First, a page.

The U.S. State Department has issued a warning to Americans contemplating a visit to Europe. “In light of the increased concern about the potential for terrorist (Al Qaeda) attacks,” exercise caution, avoid crowds, be careful, be very careful. The warning statement covered a large geographic area, but was scant on specifics. We offer clarification:

Bon voyage to Paris, but don’t go near the Eiffel Tower, the Champs Elysee, the Etoile, the Opera and the Louvre. And ladies, the crowds in Galeries Lafayette and Printemps are murder.

Be sure to cross the channel to London, but be very cautious about visiting Trafalgar Square, Piccadilly Circus and Kensington Palace, particularly at Changing of the Guard time.Want to avoid crowds, a real temptation for terrorists, stay away from Harrods. And incidentally, the Underground is a favorite bombing target.To be absolutely secure, it might be a good idea to avoid London altogether. A nice motor tour around the Cotswolds is extremely pleasant–– and relatively safe.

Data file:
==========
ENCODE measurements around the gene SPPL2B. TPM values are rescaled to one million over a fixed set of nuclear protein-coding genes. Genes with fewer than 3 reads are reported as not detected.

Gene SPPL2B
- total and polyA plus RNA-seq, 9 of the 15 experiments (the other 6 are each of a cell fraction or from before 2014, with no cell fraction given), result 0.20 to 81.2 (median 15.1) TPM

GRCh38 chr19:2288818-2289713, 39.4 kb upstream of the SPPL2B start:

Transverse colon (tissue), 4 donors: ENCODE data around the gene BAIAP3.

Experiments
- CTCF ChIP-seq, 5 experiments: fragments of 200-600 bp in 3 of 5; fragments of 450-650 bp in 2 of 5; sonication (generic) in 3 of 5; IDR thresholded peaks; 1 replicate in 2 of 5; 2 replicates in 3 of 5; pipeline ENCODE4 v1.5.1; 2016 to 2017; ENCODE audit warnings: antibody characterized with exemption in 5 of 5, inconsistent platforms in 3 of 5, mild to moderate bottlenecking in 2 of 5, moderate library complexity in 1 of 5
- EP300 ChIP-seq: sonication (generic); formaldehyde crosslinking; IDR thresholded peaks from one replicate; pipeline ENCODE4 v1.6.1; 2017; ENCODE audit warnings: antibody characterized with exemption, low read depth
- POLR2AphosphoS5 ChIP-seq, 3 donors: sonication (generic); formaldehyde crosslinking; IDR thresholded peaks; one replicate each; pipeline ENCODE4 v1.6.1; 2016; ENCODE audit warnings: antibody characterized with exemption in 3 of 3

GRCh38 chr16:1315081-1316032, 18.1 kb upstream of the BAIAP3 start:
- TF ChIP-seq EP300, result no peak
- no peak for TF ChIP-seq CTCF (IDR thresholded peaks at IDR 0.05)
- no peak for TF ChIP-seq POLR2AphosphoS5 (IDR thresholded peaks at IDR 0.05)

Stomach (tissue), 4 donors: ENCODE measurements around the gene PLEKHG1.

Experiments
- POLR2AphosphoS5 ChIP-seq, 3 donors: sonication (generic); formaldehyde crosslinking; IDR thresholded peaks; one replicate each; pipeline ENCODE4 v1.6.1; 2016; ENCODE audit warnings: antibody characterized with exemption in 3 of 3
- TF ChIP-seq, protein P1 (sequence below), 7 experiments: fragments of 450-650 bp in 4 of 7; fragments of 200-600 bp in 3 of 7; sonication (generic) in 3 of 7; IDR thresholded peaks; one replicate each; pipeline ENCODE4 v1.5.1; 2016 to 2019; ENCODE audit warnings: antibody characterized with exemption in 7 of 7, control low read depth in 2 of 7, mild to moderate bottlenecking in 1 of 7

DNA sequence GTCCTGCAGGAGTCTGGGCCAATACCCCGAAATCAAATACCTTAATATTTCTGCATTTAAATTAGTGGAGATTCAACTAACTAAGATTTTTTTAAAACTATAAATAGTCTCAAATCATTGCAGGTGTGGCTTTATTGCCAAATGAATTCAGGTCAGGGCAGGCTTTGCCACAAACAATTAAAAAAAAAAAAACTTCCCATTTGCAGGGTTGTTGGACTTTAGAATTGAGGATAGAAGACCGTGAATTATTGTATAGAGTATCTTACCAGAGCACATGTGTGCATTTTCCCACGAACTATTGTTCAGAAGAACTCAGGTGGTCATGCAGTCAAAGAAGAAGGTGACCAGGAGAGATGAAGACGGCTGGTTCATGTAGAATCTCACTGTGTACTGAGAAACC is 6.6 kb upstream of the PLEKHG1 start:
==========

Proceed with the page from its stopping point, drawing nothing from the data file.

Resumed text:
Rome is lovely at this time of year. There are always crowds around the Trevi Fountain, so tossing a coin into the fountain may accompany your last wish. The Spanish Steps is another great gathering place. And don’t think that the Vatican is safe holy ground. Since terrorists blow up Mosques and Synagogues, don’t for a moment think that fear of Allah makes the Vatican sacrosanct.

So, what about Germany? You’ve heard that Berlin is not safe, so you might want to try Cologne or Dusseldorf. Cologne has many beautiful cathedrals. The best known and most frequently visited by tourists is the Dom, if you don’t mind crowds. One should never visit this city without hoisting a stein of beer at one or more of its famous brauhauses. Trying to find a small, uncrowded one, however, is not easy. Ladies like to visit Dusseldorf to wander around Konigsalle, one of the most spectacular high fashion shopping streets in Europe. Unfortunately, it is also one of the most crowded. You pays your money, and you takes your chances.

Fellow American travellers, the Government’s warning can be summed up with an old folk song from the Ozarks:
“Mother, may I go out to swim?
Yes, my darling daughter,
Hang your clothes on a hickory limb,
But don’t go near the water.”

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